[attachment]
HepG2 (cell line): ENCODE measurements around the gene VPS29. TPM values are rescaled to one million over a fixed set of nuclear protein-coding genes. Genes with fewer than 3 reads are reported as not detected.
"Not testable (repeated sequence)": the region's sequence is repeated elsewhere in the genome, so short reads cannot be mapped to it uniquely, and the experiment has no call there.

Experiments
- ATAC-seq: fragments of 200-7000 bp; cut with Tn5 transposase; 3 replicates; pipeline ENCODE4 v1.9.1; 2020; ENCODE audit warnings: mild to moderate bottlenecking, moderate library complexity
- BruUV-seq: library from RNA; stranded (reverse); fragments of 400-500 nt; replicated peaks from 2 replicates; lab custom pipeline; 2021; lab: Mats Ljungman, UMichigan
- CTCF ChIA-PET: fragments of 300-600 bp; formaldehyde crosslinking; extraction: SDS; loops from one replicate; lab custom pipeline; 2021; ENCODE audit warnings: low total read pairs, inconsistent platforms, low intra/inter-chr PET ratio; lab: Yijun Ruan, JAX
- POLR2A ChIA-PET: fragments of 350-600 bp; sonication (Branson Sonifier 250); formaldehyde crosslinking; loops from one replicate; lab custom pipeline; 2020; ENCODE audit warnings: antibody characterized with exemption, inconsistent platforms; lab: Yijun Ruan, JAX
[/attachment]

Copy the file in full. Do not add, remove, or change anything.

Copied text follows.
HepG2 (cell line): ENCODE measurements around the gene VPS29. TPM values are rescaled to one million over a fixed set of nuclear protein-coding genes. Genes with fewer than 3 reads are reported as not detected.
"Not testable (repeated sequence)": the region's sequence is repeated elsewhere in the genome, so short reads cannot be mapped to it uniquely, and the experiment has no call there.

Experiments
- ATAC-seq: fragments of 200-7000 bp; cut with Tn5 transposase; 3 replicates; pipeline ENCODE4 v1.9.1; 2020; ENCODE audit warnings: mild to moderate bottlenecking, moderate library complexity
- BruUV-seq: library from RNA; stranded (reverse); fragments of 400-500 nt; replicated peaks from 2 replicates; lab custom pipeline; 2021; lab: Mats Ljungman, UMichigan
- CTCF ChIA-PET: fragments of 300-600 bp; formaldehyde crosslinking; extraction: SDS; loops from one replicate; lab custom pipeline; 2021; ENCODE audit warnings: low total read pairs, inconsistent platforms, low intra/inter-chr PET ratio; lab: Yijun Ruan, JAX
- POLR2A ChIA-PET: fragments of 350-600 bp; sonication (Branson Sonifier 250); formaldehyde crosslinking; loops from one replicate; lab custom pipeline; 2020; ENCODE audit warnings: antibody characterized with exemption, inconsistent platforms; lab: Yijun Ruan, JAX